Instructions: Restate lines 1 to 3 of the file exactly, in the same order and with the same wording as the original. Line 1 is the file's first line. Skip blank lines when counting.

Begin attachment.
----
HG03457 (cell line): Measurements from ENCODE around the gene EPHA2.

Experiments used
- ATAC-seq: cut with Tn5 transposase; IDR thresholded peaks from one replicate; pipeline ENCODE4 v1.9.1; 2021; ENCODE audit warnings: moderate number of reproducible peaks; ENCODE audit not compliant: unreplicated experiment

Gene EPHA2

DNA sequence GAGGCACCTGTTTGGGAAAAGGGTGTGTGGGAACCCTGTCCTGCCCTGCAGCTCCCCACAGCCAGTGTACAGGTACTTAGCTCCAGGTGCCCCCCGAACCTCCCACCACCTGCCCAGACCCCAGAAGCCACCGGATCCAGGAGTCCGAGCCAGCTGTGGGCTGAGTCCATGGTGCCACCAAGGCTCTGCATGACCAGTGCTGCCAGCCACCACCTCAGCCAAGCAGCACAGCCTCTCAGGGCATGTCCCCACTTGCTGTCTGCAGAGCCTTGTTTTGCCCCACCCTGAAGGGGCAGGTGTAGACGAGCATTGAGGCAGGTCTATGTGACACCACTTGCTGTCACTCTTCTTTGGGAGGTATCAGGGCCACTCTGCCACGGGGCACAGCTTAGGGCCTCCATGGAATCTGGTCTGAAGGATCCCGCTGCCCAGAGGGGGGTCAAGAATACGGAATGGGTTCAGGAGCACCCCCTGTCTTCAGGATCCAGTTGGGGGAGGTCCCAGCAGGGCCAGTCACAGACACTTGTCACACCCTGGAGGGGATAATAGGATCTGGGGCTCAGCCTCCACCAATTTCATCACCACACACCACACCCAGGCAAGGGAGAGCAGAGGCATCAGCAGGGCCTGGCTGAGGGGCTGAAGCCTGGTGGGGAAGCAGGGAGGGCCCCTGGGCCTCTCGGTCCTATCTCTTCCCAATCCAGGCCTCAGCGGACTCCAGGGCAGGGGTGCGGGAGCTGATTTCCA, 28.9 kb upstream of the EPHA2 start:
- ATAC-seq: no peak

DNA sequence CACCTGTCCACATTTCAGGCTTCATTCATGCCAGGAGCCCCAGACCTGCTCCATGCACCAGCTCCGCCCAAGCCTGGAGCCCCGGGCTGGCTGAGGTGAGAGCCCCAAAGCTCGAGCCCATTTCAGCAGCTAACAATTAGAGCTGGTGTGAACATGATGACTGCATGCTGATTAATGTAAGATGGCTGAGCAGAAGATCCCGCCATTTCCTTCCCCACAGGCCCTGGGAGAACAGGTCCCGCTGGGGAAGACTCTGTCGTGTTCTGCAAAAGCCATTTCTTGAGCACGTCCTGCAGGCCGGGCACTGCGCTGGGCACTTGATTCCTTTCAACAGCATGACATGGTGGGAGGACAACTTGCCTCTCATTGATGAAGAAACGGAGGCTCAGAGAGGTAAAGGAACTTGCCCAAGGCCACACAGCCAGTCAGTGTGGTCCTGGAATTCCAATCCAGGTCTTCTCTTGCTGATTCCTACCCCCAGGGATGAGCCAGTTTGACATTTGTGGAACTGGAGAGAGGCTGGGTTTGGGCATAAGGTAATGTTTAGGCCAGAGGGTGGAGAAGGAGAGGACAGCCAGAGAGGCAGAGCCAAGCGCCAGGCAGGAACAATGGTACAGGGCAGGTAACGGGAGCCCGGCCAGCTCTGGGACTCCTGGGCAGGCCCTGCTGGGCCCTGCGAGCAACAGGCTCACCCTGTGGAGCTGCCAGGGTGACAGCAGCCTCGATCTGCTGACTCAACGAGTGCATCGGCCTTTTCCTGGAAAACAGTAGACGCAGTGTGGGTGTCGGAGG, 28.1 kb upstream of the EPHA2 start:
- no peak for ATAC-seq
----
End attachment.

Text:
HG03457 (cell line): Measurements from ENCODE around the gene EPHA2.

Experiments used
- ATAC-seq: cut with Tn5 transposase; IDR thresholded peaks from one replicate; pipeline ENCODE4 v1.9.1; 2021; ENCODE audit warnings: moderate number of reproducible peaks; ENCODE audit not compliant: unreplicated experiment